Public Companies: How Regulators and Issuers Are Responding to a Pandemic

By Heyward Armstrong, Amy Batten and Davis Fussell

Since our previous Public Companies alert, Annual Meetings in a World Without Meetings: The Impact of COVID-19 on Public Companies, regulators and issuers have taken unprecedented actions to address the impact of the coronavirus (COVID-19) on public companies and the financial markets where their securities trade and where they access capital. This alert provides a high-level overview of these responses to assist public companies and their officers and directors in navigating the numerous disclosure, fiduciary and other corporate issues they are facing during these challenging times.

Securities and Exchange Commission Actions

In general, the Securities and Exchange Commission (SEC) has responded, on the one hand, by providing issuers with relief from deadlines and other technical filing obligations given the practical difficulties arising from COVID-19 and, on the other hand, by reminding issuers and their officers and directors of their continuing and unchanging obligations under the securities laws. Issuers that need relief from the technical and timing requirements described below should ensure that they appropriately comply with the exemptions for such relief and consider follow-on impacts (e.g., compliance with credit facilities). All issuers should continue to be vigilant with their disclosures, both in their filings and for compliance with Regulation FD when speaking with investors and other market participants. Particularly given the rapidly changing pace of the COVID-19 pandemic and investors’ thirst for information, exercising utmost caution in all communications is of paramount importance.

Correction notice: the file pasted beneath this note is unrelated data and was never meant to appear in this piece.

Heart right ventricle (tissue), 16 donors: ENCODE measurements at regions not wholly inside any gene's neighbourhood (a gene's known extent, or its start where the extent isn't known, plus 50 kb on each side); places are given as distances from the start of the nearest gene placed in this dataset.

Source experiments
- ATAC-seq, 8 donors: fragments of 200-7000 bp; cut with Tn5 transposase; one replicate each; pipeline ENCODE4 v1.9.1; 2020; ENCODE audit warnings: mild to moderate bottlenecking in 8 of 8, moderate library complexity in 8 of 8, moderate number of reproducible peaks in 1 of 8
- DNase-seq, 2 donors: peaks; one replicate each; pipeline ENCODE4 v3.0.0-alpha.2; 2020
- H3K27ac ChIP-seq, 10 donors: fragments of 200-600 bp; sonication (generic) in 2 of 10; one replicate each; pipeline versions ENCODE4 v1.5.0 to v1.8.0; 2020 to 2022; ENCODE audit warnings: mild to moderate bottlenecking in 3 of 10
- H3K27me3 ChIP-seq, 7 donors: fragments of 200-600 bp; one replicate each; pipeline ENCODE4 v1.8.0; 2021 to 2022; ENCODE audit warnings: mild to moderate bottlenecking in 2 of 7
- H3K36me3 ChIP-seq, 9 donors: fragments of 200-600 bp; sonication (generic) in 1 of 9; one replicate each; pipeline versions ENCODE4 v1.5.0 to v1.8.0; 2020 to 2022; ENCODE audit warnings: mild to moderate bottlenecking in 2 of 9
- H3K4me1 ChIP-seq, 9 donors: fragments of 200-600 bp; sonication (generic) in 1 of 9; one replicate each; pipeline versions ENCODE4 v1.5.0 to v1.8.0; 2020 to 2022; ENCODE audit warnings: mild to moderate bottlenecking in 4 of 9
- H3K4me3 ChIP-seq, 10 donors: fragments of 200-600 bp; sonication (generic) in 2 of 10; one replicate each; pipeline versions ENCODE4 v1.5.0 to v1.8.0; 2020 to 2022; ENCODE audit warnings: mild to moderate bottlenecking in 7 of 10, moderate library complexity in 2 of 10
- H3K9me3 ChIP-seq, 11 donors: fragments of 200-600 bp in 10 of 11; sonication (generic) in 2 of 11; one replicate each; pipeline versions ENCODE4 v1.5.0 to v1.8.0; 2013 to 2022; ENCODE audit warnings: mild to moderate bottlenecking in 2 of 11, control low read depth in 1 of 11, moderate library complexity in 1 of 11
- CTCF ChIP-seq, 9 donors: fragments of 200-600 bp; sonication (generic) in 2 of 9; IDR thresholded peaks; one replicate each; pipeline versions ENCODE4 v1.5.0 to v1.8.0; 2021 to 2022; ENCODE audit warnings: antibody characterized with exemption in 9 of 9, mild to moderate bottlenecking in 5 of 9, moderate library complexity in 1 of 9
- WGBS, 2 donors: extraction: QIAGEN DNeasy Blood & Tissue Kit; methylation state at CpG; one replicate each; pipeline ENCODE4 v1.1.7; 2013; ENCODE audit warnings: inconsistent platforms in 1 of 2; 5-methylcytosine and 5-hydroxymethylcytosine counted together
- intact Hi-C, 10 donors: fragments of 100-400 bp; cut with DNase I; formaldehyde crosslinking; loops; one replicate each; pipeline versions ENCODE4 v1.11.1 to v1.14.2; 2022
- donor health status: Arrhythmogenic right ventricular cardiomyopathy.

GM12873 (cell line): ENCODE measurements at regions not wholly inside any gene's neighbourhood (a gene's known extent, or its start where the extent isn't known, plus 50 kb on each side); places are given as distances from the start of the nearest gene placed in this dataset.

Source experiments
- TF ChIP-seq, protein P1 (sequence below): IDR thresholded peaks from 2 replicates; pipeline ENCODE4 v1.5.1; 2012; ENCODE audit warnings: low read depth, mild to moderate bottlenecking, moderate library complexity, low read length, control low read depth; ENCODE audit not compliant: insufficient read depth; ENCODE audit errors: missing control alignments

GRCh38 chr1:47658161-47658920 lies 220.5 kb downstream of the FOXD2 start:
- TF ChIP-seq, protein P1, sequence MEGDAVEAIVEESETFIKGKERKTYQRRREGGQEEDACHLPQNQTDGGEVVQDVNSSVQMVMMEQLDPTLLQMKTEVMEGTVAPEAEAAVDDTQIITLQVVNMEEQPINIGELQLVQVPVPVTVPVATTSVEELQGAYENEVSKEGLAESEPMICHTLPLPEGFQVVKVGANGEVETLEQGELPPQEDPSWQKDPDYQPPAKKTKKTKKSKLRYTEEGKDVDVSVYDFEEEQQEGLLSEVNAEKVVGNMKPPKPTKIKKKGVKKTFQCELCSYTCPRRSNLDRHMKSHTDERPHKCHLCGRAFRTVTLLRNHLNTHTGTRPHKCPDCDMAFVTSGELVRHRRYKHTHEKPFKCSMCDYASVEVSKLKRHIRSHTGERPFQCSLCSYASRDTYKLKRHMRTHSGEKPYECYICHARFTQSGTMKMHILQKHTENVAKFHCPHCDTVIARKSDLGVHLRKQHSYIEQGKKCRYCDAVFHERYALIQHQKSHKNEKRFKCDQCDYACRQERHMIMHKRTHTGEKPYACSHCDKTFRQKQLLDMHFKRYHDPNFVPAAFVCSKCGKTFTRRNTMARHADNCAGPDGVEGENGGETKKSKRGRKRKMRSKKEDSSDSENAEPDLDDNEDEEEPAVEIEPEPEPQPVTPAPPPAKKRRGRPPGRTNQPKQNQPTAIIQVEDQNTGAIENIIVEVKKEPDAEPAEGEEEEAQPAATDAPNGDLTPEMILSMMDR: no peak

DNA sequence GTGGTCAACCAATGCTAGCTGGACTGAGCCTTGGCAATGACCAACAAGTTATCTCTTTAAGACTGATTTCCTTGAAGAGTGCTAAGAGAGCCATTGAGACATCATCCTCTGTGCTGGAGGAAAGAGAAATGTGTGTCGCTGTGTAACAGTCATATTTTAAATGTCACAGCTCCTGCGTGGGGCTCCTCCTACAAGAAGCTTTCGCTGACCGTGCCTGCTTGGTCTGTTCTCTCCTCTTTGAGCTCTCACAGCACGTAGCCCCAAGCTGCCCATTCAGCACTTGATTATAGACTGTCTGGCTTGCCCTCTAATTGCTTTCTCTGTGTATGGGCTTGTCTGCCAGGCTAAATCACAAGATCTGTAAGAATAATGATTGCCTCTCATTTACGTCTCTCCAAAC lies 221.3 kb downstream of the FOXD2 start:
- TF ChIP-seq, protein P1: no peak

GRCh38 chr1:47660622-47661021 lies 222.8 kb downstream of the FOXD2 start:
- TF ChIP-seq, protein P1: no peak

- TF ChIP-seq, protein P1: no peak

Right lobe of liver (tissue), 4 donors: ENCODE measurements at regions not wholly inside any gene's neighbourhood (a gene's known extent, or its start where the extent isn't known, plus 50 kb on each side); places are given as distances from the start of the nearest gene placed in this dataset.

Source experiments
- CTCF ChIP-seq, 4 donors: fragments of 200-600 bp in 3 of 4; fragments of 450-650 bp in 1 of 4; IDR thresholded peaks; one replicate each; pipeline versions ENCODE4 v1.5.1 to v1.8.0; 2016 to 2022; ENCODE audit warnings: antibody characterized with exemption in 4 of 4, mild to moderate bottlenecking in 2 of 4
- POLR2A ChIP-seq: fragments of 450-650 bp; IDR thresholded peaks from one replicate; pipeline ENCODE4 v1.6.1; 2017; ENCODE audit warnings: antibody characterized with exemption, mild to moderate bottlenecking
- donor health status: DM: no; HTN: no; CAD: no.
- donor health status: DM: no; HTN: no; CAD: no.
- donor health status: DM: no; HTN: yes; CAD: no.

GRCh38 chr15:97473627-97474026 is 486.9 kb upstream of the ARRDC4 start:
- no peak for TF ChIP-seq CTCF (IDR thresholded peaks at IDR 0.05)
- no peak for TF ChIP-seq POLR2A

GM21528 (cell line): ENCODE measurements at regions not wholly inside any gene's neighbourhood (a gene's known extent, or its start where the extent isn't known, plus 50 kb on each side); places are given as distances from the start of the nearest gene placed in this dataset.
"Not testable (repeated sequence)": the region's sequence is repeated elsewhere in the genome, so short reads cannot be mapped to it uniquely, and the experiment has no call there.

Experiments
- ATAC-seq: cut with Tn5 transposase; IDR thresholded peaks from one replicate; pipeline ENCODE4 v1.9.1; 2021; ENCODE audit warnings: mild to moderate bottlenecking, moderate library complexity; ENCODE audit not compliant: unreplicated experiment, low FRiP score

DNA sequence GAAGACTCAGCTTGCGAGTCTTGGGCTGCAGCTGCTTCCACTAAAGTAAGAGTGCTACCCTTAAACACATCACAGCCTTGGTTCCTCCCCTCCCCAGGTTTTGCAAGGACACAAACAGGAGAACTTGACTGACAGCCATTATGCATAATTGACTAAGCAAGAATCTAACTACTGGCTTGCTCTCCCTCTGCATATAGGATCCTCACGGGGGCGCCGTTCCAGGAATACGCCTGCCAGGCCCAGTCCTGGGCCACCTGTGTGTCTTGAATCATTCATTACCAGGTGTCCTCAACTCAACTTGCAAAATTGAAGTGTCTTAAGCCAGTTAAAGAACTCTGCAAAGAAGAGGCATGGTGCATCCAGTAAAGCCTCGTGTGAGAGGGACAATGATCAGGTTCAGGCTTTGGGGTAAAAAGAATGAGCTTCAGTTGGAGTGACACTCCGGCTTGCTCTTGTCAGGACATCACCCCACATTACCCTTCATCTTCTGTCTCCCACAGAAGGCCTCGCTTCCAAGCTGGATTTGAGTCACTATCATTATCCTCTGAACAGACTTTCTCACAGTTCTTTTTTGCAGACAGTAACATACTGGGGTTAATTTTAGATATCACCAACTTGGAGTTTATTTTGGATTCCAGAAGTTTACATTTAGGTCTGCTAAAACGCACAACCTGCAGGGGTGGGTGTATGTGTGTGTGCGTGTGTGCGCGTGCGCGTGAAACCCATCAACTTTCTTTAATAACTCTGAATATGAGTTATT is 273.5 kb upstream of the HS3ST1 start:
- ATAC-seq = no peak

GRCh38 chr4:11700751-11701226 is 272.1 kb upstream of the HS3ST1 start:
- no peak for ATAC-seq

We have catalogued in summary fashion below each of the key actions by the SEC related to COVID-19 since our previous alert. For additional detail, please refer to the links to the underlying guidance and do not hesitate to contact us with any questions regarding your particular situation.

  • Division of Enforcement Statement Regarding Market Integrity (March 23, 2020):
    • Reminder Regarding Market Integrity: The Co-Directors of the SEC’s Division of Enforcement issued a statement emphasizing the importance of companies’ maintaining market integrity in light of the COVID-19 pandemic, including by following corporate controls and procedures to protect against the improper dissemination and use of material nonpublic information. This statement highlighted concerns regarding longer periods of insider access to material nonpublic information resulting from delayed filings and earnings reports and the potential for greater than usual numbers of people within companies with access to such information.
    • Enforcement Division Priority: The statement concluded with a general warning that the Division of Enforcement is committing substantial resources to enforcement in connection with these matters.
  • Staff Statement Regarding Rule 302(b) of Regulation S-T in Light of COVID-19 Concerns (March 24, 2020):
    • Reminder of Manual Signing Obligations: The SEC Staff reminded issuers of their obligations to obtain and retain manually signed signature pages or other authentication documents from officers and directors with respect to their signatures set forth in typed form in SEC filings. This manual signature requirement remains in effect even though, outside of the SEC filing context, e-signatures are widely used and accepted.